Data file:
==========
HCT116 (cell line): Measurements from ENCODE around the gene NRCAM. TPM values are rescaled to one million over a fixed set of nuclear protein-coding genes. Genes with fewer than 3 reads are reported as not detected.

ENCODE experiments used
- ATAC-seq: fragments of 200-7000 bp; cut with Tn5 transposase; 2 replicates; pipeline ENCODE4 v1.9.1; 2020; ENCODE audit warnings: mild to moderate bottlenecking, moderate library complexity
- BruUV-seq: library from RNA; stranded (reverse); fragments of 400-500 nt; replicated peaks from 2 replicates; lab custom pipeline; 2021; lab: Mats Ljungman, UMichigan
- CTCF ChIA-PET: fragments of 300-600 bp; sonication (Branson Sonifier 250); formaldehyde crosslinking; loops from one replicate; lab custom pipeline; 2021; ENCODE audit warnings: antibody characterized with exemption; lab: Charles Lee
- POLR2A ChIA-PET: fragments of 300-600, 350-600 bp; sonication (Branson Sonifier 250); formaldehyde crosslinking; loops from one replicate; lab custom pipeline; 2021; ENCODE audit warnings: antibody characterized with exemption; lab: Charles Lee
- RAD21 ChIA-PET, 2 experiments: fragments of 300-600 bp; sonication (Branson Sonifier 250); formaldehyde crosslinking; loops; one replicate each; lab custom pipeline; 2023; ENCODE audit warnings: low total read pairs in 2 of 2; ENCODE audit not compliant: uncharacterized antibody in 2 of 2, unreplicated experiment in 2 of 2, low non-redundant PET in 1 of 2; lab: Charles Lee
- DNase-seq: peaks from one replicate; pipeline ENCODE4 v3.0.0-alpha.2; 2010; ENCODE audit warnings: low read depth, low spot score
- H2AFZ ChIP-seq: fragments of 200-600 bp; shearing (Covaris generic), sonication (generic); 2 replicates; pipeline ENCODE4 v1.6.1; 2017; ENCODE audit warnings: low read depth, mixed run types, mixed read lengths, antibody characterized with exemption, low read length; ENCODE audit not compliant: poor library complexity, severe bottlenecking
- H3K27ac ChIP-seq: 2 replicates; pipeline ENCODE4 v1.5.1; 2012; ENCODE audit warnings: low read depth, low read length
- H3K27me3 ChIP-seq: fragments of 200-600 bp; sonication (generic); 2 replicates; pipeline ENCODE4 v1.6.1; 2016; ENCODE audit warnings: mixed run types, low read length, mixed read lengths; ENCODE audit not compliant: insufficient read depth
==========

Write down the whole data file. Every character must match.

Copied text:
HCT116 (cell line): Measurements from ENCODE around the gene NRCAM. TPM values are rescaled to one million over a fixed set of nuclear protein-coding genes. Genes with fewer than 3 reads are reported as not detected.

ENCODE experiments used
- ATAC-seq: fragments of 200-7000 bp; cut with Tn5 transposase; 2 replicates; pipeline ENCODE4 v1.9.1; 2020; ENCODE audit warnings: mild to moderate bottlenecking, moderate library complexity
- BruUV-seq: library from RNA; stranded (reverse); fragments of 400-500 nt; replicated peaks from 2 replicates; lab custom pipeline; 2021; lab: Mats Ljungman, UMichigan
- CTCF ChIA-PET: fragments of 300-600 bp; sonication (Branson Sonifier 250); formaldehyde crosslinking; loops from one replicate; lab custom pipeline; 2021; ENCODE audit warnings: antibody characterized with exemption; lab: Charles Lee
- POLR2A ChIA-PET: fragments of 300-600, 350-600 bp; sonication (Branson Sonifier 250); formaldehyde crosslinking; loops from one replicate; lab custom pipeline; 2021; ENCODE audit warnings: antibody characterized with exemption; lab: Charles Lee
- RAD21 ChIA-PET, 2 experiments: fragments of 300-600 bp; sonication (Branson Sonifier 250); formaldehyde crosslinking; loops; one replicate each; lab custom pipeline; 2023; ENCODE audit warnings: low total read pairs in 2 of 2; ENCODE audit not compliant: uncharacterized antibody in 2 of 2, unreplicated experiment in 2 of 2, low non-redundant PET in 1 of 2; lab: Charles Lee
- DNase-seq: peaks from one replicate; pipeline ENCODE4 v3.0.0-alpha.2; 2010; ENCODE audit warnings: low read depth, low spot score
- H2AFZ ChIP-seq: fragments of 200-600 bp; shearing (Covaris generic), sonication (generic); 2 replicates; pipeline ENCODE4 v1.6.1; 2017; ENCODE audit warnings: low read depth, mixed run types, mixed read lengths, antibody characterized with exemption, low read length; ENCODE audit not compliant: poor library complexity, severe bottlenecking
- H3K27ac ChIP-seq: 2 replicates; pipeline ENCODE4 v1.5.1; 2012; ENCODE audit warnings: low read depth, low read length
- H3K27me3 ChIP-seq: fragments of 200-600 bp; sonication (generic); 2 replicates; pipeline ENCODE4 v1.6.1; 2016; ENCODE audit warnings: mixed run types, low read length, mixed read lengths; ENCODE audit not compliant: insufficient read depth